China Still Keeping Tight Reins on Religion
Despite Promising Reports, Beijing Doesn´t Seem Ready to Bend
| 336 hits
HONG KONG, MARCH 23, 2002 (Zenit.org).- In recent weeks there has been speculation that China is adopting a softer approach toward religious freedom. "China Rethinks Religious Policies in Effort to Avoid U.S. Criticism," the Wall Street Journal reported Feb. 6.
The article suggested that the regime is rethinking its hard-line policies. Late last year, China´s leadership ordered a reassessment of its attitude toward religion, a review that is apparently still under way, the newspaper stated.
The Communist leaders hope a more-conciliatory policy would prompt religious believers to adopt a less-hostile posture toward Beijing. The reconsideration has been forced upon China due to a resurgence in religion in the country. Even though authorities only recognize five established religions, and the faithful may only worship in registered places, a religious revival has swept China in recent years.
Estimates say the official Protestant church in China has up to 15 million members, while the state-controlled "patriotic" Catholic Church has about 10 million, the Boston Globe reported March 3. Membership in the underground churches is believed to be double those figures, and growing rapidly, religious scholars told the Globe.
If those tallies are accurate, the Christian population of China already may exceed the Communist Party´s membership of 50 million, observed the Globe.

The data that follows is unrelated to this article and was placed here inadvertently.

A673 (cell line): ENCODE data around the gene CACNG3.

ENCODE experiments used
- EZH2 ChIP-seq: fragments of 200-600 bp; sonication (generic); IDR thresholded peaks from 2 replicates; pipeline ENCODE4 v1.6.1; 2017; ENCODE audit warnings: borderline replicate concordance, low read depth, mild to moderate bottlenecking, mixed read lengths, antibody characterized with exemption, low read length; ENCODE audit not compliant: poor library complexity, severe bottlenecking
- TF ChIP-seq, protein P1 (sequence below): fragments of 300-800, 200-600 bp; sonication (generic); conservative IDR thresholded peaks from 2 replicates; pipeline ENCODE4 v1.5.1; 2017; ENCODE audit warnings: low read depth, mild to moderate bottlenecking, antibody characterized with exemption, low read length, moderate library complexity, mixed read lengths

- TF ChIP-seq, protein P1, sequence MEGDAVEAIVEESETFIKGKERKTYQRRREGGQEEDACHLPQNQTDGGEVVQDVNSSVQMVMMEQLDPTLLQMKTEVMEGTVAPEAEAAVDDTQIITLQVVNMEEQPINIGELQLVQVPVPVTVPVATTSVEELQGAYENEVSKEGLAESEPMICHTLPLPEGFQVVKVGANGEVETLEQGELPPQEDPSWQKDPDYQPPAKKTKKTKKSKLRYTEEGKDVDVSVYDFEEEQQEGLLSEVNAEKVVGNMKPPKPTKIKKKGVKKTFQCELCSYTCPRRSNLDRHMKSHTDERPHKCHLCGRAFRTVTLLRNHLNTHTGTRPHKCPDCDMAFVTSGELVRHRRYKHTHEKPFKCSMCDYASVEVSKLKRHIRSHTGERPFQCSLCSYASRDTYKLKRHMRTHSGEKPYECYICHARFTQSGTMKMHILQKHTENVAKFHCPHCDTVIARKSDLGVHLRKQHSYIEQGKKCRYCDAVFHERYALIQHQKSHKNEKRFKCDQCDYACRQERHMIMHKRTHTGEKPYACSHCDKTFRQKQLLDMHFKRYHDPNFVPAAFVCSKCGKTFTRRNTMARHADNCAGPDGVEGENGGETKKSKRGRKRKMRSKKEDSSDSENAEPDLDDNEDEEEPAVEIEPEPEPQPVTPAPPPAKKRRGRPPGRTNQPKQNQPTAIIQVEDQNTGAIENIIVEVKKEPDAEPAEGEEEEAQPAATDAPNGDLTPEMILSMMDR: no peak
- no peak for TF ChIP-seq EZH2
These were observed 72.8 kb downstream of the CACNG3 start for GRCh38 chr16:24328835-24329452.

In addition to this internal pressure, China is coming under increasing international criticism for its failure to respect basic freedoms in religious matters. Its ongoing campaign to wipe out the Falun Gong movement has received continuous attention, and condemnation, in the world press.
But according to Coadjutor Bishop Joseph Zen of Hong Kong, expectations of a policy change are not likely to be fulfilled. Bishop Zen, in an interview published in the March 2 issue of the Tablet, a British Catholic weekly, confirmed that those working in religious affairs had a high-level meeting with the Politburo of the Chinese Communist Party.
Says Bishop Zen: "I had a visit from some friends from the United Front branch of the Public Security in Shanghai and I asked them: ´Is there a new policy and a new openness?´ They replied: ´Sorry to disappoint you; there is nothing new. Two results came from that meeting: One, that the evil cults should be suppressed; secondly, that traditional religion should be controlled.´ The Chinese Communist Party is nervous about anything secret or underground."